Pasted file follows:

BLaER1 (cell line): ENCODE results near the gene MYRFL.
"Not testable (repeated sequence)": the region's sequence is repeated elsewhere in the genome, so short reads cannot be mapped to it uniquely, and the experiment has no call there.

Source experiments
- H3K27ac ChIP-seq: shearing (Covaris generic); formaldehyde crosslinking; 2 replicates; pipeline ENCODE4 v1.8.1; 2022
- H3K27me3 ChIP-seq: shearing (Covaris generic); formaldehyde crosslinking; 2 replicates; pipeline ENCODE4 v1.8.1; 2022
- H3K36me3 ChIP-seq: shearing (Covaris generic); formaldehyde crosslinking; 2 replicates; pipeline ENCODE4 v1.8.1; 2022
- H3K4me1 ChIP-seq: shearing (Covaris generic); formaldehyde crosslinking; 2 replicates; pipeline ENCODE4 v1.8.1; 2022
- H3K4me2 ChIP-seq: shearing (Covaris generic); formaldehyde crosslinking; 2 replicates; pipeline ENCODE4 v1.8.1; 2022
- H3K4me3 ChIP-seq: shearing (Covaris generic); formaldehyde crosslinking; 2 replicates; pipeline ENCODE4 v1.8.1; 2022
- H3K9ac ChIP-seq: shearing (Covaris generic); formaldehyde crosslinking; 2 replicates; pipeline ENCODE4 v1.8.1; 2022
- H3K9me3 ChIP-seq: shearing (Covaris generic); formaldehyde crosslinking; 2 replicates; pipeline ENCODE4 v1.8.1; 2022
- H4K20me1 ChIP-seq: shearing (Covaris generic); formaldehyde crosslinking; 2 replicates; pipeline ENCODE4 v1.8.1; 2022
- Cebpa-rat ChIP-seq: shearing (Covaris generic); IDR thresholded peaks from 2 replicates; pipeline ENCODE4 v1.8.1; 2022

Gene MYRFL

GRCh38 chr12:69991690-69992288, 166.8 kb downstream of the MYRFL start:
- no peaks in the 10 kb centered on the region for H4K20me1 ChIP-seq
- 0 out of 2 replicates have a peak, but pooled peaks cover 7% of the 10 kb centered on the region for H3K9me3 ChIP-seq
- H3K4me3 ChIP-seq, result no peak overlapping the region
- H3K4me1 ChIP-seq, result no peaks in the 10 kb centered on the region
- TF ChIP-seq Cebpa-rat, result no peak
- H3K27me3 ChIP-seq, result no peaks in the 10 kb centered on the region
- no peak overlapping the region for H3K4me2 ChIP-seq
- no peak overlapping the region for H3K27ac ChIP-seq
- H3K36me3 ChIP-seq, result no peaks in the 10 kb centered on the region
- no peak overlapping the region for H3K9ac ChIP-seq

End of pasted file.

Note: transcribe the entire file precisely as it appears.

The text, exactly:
BLaER1 (cell line): ENCODE results near the gene MYRFL.
"Not testable (repeated sequence)": the region's sequence is repeated elsewhere in the genome, so short reads cannot be mapped to it uniquely, and the experiment has no call there.

Source experiments
- H3K27ac ChIP-seq: shearing (Covaris generic); formaldehyde crosslinking; 2 replicates; pipeline ENCODE4 v1.8.1; 2022
- H3K27me3 ChIP-seq: shearing (Covaris generic); formaldehyde crosslinking; 2 replicates; pipeline ENCODE4 v1.8.1; 2022
- H3K36me3 ChIP-seq: shearing (Covaris generic); formaldehyde crosslinking; 2 replicates; pipeline ENCODE4 v1.8.1; 2022
- H3K4me1 ChIP-seq: shearing (Covaris generic); formaldehyde crosslinking; 2 replicates; pipeline ENCODE4 v1.8.1; 2022
- H3K4me2 ChIP-seq: shearing (Covaris generic); formaldehyde crosslinking; 2 replicates; pipeline ENCODE4 v1.8.1; 2022
- H3K4me3 ChIP-seq: shearing (Covaris generic); formaldehyde crosslinking; 2 replicates; pipeline ENCODE4 v1.8.1; 2022
- H3K9ac ChIP-seq: shearing (Covaris generic); formaldehyde crosslinking; 2 replicates; pipeline ENCODE4 v1.8.1; 2022
- H3K9me3 ChIP-seq: shearing (Covaris generic); formaldehyde crosslinking; 2 replicates; pipeline ENCODE4 v1.8.1; 2022
- H4K20me1 ChIP-seq: shearing (Covaris generic); formaldehyde crosslinking; 2 replicates; pipeline ENCODE4 v1.8.1; 2022
- Cebpa-rat ChIP-seq: shearing (Covaris generic); IDR thresholded peaks from 2 replicates; pipeline ENCODE4 v1.8.1; 2022

Gene MYRFL

GRCh38 chr12:69991690-69992288, 166.8 kb downstream of the MYRFL start:
- no peaks in the 10 kb centered on the region for H4K20me1 ChIP-seq
- 0 out of 2 replicates have a peak, but pooled peaks cover 7% of the 10 kb centered on the region for H3K9me3 ChIP-seq
- H3K4me3 ChIP-seq, result no peak overlapping the region
- H3K4me1 ChIP-seq, result no peaks in the 10 kb centered on the region
- TF ChIP-seq Cebpa-rat, result no peak
- H3K27me3 ChIP-seq, result no peaks in the 10 kb centered on the region
- no peak overlapping the region for H3K4me2 ChIP-seq
- no peak overlapping the region for H3K27ac ChIP-seq
- H3K36me3 ChIP-seq, result no peaks in the 10 kb centered on the region
- no peak overlapping the region for H3K9ac ChIP-seq